America’s Violence: Stop the Carnage

December 19, 2014 Updated: April 24, 2016

These are challenging times for police and communities throughout America.

As we celebrate holy days that call for peace on Earth, we continually witness acts of violence.

Headlines bombard us with campus, domestic, school, and workplace violence tragedies as well as acts of terrorism.

Domestic Violence

Just 10 days before Christmas, on Monday, Dec. 15, the nation witnessed a horrific domestic-violence killing spree in the Philadelphia suburbs.

According to the district attorney for Montgomery County, Pa., a suspect allegedly killed his ex-wife and her mother, grandmother, and sister, as well as the sister’s husband and their 14-year-old daughter. The sister’s 17-year-old son was also wounded in the carnage.

This kind of senseless tragedy—killing of numerous family members—is happening all too frequently.

On Christmas Eve 2008, nine people were killed from a combination of gunshot wounds and arson fire in Covina, Calif. The slayings left 15 children without one or both parents. It was committed by a man seeking revenge against his ex-wife and her family after being divorced just a week prior.

In still another domestic violence carnage, a man despondent about losing his job killed his wife and their five children in Los Angeles on Jan. 27, 2009. After killing his entire family, he committed suicide.

School and Campus Violence

Since the Columbine High School tragedy (12 students and 1 teacher killed) on April 20, 1999, school and campus violence has no end in sight.

Additional tragedies include the following:

• Marysville-Pilchuck High School, Oct. 24, 2014. Five people in the school cafeteria are shot with four fatalities.
• Sparks Middle School, Oct. 21, 2013. A 12-year-old shoots and kills a teacher. He also shoots and wounds two other 12-year-olds.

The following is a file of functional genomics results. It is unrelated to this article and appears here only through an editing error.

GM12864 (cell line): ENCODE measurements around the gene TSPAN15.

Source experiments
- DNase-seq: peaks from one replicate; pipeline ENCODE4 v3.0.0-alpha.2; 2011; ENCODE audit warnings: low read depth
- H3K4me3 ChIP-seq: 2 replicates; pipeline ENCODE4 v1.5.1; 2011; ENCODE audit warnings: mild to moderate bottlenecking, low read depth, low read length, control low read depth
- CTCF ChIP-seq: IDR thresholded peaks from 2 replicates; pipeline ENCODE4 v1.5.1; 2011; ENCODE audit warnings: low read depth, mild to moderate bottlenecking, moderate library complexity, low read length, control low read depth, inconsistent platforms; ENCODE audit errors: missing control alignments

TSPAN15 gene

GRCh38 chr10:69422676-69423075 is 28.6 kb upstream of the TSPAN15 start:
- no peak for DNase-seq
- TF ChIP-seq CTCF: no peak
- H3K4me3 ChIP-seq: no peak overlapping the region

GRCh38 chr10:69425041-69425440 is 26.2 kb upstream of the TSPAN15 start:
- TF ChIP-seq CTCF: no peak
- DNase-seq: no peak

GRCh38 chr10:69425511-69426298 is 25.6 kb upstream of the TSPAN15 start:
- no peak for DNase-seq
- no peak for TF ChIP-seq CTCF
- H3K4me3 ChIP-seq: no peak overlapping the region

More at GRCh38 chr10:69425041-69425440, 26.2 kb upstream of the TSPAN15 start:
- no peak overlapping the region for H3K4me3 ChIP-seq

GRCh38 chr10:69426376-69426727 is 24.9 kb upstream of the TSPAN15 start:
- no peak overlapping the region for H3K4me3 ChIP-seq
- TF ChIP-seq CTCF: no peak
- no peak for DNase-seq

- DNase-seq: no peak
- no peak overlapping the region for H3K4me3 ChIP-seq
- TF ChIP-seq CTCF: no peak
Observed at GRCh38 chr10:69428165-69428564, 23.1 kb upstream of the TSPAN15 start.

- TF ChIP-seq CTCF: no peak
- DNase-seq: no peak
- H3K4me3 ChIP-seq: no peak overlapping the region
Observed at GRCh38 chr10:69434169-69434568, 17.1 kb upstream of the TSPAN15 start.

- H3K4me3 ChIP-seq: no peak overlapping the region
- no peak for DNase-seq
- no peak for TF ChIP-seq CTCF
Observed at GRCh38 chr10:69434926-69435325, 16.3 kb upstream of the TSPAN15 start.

• Sandy Hook Elementary School, Dec. 14, 2012. Twenty children, ages 6 and 7, and six faculty and staff killed.
• University of Alabama, Feb. 12, 2010. Three people are killed and three wounded in shootings by a biology professor.
• Discovery Middle School, Feb. 5, 2010. A 14-year-old dies after being shot in the head in a school hallway by a fellow ninth-grader.
• Virginia Tech, April 16, 2007. The deadliest shooting incident by a single gunman in U.S. history with 32 killed and 17 wounded.
• Georgetown Amish School, Oct. 2, 2006. Five girls killed and six wounded
• Episcopal School of Jacksonville, March 6, 2012. A fired Spanish teacher kills the principal with an AK-47 assault rifle.
• Santa Monica College, June 7, 2013. Six people are killed by a gunman after a shooting spree.
• Florida State University, Nov. 20, 2014. Three students are shot by a gunman who was an alumnus of the university.

Workplace Violence

Some of America’s most notorious workplace violence tragedies include the following:

• The Washington Navy Yard killings of Sept. 16, 2013, that took the lives of 12 and injured eight others.
• A former postal worker killed a previous neighbor before driving to the Goleta, Calif., post office where she shot and killed six workers before committing suicide in 2006.
• A day trader killed his wife and two children before killing six others at two workplaces in 1999.


Although Sept. 11, 2001, is the pivotal point of American history related to terror, other cases include the following:

• The hatchet attack against a group of NYPD officers in 2014 by a self-radicalized extremist.
• The 2013 sentencing in the plot to bomb the Federal Reserve.
• The jihadi-planned attack on the U.S. Capitol in 2012.
• Shooting of an officer at the Holocaust Museum by a white supremacist on June 10, 2009.
• The plan to attack soldiers at Fort Dix Army Base in 2007.

Final Reflection

Police who dedicate themselves to protect and serve cannot stop the carnage alone. We must ignite the principle that “the police are the public and the public are the police.”

When this police-public collaboration is forged, America will begin to realize the reawakening of the nation.

Vincent J. Bove
Vincent J. Bove

Vincent J. Bove, CPP, is a national speaker and author on issues critical to America. Bove is a recipient of the FBI Director’s Community Leadership Award for combating crime and violence and is a former confidant of the New York Yankees. His newest book is “Listen To Their Cries.” For more information, see